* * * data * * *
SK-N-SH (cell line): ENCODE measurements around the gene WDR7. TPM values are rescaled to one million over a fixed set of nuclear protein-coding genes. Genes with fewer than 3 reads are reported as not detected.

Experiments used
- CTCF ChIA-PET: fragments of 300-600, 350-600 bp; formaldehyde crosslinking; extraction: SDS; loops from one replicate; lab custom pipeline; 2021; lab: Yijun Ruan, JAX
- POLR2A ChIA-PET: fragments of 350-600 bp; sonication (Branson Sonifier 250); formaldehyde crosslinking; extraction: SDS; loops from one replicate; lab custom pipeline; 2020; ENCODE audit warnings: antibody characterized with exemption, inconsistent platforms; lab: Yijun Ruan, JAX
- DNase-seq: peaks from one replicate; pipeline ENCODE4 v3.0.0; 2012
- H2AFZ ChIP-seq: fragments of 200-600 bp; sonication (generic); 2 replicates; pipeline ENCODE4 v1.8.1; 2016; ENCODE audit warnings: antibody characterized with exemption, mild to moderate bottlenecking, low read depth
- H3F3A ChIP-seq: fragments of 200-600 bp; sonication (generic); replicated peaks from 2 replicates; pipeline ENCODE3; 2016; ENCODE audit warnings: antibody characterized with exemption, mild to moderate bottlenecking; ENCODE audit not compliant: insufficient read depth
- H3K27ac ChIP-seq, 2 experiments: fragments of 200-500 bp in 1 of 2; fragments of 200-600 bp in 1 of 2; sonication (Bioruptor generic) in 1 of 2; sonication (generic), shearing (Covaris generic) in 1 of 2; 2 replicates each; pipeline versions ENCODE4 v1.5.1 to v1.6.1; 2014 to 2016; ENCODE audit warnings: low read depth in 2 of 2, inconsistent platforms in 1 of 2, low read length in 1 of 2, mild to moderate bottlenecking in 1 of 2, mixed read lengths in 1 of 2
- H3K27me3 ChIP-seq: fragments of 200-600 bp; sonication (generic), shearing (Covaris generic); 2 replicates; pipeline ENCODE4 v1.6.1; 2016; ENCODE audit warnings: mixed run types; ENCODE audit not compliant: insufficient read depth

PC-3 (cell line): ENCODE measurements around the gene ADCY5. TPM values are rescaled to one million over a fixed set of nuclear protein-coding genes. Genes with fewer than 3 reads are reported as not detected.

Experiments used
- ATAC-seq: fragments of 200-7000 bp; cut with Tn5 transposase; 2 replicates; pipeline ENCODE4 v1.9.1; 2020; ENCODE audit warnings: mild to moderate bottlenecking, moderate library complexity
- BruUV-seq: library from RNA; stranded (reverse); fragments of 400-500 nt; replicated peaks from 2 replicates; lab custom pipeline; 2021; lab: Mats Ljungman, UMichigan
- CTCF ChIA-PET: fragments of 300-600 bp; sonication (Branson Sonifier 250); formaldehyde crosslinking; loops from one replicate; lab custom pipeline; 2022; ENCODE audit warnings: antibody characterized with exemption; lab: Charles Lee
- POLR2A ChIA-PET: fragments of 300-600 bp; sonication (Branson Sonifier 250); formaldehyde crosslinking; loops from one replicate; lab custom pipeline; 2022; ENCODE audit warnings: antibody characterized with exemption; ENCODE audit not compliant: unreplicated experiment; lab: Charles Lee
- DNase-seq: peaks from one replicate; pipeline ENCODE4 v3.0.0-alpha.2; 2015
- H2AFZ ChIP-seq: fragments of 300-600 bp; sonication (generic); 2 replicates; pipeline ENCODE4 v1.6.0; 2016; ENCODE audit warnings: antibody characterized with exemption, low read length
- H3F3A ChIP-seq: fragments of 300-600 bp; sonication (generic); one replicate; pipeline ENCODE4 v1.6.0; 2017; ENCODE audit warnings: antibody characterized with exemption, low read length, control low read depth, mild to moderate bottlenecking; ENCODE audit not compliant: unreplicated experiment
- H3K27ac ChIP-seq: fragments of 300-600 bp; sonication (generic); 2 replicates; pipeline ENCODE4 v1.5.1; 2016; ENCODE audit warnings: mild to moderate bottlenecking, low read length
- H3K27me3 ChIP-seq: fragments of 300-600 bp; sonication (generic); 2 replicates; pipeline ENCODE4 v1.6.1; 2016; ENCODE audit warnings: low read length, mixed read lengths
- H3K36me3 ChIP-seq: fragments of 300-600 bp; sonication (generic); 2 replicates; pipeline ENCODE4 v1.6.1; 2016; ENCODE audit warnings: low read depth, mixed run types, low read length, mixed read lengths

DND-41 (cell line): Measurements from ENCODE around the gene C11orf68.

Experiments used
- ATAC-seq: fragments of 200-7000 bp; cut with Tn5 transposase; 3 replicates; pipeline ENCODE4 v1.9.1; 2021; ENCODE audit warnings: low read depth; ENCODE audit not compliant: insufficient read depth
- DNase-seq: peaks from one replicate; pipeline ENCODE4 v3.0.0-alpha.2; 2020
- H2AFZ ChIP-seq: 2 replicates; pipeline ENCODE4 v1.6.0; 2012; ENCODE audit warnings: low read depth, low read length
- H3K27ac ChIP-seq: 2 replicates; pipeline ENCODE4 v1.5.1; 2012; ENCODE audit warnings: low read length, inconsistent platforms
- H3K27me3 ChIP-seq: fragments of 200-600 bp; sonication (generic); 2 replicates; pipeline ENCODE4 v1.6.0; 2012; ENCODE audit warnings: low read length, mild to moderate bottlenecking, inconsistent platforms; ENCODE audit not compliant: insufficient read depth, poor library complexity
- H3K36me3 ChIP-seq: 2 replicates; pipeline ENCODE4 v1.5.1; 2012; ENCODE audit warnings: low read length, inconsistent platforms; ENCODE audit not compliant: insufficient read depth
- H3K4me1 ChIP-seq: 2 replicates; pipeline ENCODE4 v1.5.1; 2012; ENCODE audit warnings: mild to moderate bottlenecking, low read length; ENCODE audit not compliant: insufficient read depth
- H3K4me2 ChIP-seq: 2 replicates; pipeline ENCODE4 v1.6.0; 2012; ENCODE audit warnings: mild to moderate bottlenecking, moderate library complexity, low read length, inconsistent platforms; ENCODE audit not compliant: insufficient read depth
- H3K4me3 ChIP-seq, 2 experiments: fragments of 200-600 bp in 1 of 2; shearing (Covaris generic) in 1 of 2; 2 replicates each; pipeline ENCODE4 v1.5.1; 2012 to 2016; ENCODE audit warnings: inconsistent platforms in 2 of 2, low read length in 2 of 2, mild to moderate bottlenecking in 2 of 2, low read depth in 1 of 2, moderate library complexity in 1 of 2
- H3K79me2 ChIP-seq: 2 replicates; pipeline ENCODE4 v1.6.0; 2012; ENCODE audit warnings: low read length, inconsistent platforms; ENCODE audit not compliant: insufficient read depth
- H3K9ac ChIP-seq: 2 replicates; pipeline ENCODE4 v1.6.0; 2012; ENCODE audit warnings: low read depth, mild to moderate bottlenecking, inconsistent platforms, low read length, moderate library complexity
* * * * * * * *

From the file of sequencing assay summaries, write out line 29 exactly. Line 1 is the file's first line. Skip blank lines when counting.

- H3K36me3 ChIP-seq: 2 replicates; pipeline ENCODE4 v1.5.1; 2012; ENCODE audit warnings: low read length, inconsistent platforms; ENCODE audit not compliant: insufficient read depth